The Akwanaja 40: Not in Defence of the Nigerian Air Force

By

Aliyu A. Ammani

(aaammani@yahoo.co.uk)

 

On Tuesday the 24th of January, a significant event occurred, drones of the Nigerian Air Force (NAF) carried out an attack killing 40 Fulani pastoralists. This event is significant for the simple reason that it has motivated Fulani groups and notable individuals to find their voice, a voice they appeared to have lost while Fulani bandits and terrorists were on rampage across this part of the country, killing, looting and kidnapping for ransom.

Chronicling series of ‘genocidal attacks’ on Fulani pastoralists to justify what they consider as the "genocide and systematic annihilation of the Fulani herders" in Nigeria, they intend to attract international attention and condemnation. Their effort has started yielding the desired results as, according to a report by Sahara Reporters, a UN Special Adviser on Prevention of Genocide "condemns airstrike on Fulani community in Nigeria” calling for probe and punishment of perpetrators.

As much as one can understand and sympathise with the Fulani groups, it is my opinion that bringing international pressure to bear on Nigeria's government and military to stop military raids and attacks on Fulani pastoralists communities, could have negative consequences in the fight against banditry and terrorism. This is because the fear of being accused of committing genocide against Fulani herders by the international community is not only likely to intimidate our military and break its fighting spirit and morale but also force the government to get cold feet in the face of raging banditry and terrorism across the country. Either way, the bandits and terrorists stand to gain as they would now freely roam about unleashing terror on innocent citizens while expecting zero resistance from a military (or government) that is blackmailed into impotency.

The following facts can hardly be disputed (a) that elements from among Pastoral Fulani are the face and foot-soldiers of banditry and terrorism in this part of the country, (b) that the terrorists and bandits are living together in 'harmony' with their brothers, the non-criminal Fulani pastoralists in the same communities, and (c) as rightfully observed by the Emir of Muri, Fulani pastoralists know the bandits and terrorists living among them. These incontestable facts raised some questions in the fight against terrorism: how is the military to tell apart the good pastoralist from the criminal pastoralist? Should the military stop attacking bandits and terrorists that are obviously cohabitating with good Fulani pastoralists because it cannot tell apart the good pastoralist from the criminal pastoralist, therefore a bullet for a terrorist can end up in an innocent pastoralist?

The priority of Fulani groups and notable individuals should have been working assiduously towards supporting, encouraging and facilitating the physical and geographical separation of the innocent Fulani pastoralists from the bandits and terrorists in pastoral Fulani settlements. This way the innocent Fulani pastoralists would be better positioned to not only help and support the government in the fight against banditry and terrorism through the provision of credible intelligence etc., but also be safely away from the terrorists in the event of military strikes.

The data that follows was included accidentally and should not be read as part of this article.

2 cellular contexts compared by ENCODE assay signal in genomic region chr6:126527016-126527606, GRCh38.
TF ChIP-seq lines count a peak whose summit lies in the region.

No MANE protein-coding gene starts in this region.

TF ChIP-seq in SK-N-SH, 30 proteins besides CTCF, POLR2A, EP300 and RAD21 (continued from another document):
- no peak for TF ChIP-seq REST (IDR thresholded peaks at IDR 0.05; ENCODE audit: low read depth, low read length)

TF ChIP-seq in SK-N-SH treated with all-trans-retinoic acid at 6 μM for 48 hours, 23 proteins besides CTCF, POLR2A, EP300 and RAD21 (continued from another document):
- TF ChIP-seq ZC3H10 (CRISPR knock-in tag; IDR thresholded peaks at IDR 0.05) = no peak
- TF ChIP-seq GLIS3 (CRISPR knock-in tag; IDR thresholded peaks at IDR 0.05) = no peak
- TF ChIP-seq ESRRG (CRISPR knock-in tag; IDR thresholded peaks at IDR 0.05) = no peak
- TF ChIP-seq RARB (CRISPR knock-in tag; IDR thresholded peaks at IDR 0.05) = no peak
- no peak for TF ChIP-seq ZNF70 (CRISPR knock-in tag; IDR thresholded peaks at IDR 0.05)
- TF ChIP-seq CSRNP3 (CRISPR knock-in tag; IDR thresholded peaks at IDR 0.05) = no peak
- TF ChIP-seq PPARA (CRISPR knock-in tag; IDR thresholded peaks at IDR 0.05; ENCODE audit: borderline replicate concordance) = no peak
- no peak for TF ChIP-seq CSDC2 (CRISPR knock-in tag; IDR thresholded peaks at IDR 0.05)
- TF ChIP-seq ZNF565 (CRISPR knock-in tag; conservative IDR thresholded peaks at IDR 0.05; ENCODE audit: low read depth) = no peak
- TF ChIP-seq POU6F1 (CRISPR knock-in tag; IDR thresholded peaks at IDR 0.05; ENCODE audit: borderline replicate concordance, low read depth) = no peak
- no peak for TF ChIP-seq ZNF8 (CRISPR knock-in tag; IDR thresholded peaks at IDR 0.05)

For all we know, the good innocent Fulani pastoralists could as well be crying and dying in silence, hoping and praying for a miracle that will release them from the shackles of the bandits and terrorists that are holding them hostage in their respective communities. In other words, the good innocent Fulani pastoralists could be victims as well that need help. Dr Rufa’i’s “I Am a Bandit” revealed some of the strategies that the terrorists are using to remain rooted in pastoral Fulani communities which include forcing each and every pastoral Fulani family to contribute at least a son to a terrorist gang or give out a daughter’s hand in marriage to a terrorist strongman for protection and safety from cattle rustling and other harms. Therefore, separating the good Fulani pastoralists from the evil ones is a much more worthwhile and productive engagement for Fulani groups and individuals than to continue in the struggle of drawing international attention and condemnation of the Nigerian military in the fight against terrorism.

After all, it is a tall order to justify the innocence of Fulani pastoralists that are in a harmonious cohabitation with terrorist, that witnessed almost daily as the terrorists go about terrorising innocent citizens elsewhere, and yet allow them to return and hide in their midst when chased or pursued by security agents. Though with Dr Rufa’i’s revelations, we now know why.

Unless Fulani groups and notable individuals are seeing helping good Fulani pastoralists by detaching them from the bandits and terrorists embedded in them, any attempt at kicking against military actions on such Fulani pastoralists and their communities could easily be viewed as aiding and abetting banditry and terrorism under the guise of tribal loyalty.

Aliyu A. Ammani

U/Shanu Kaduna

10/02/23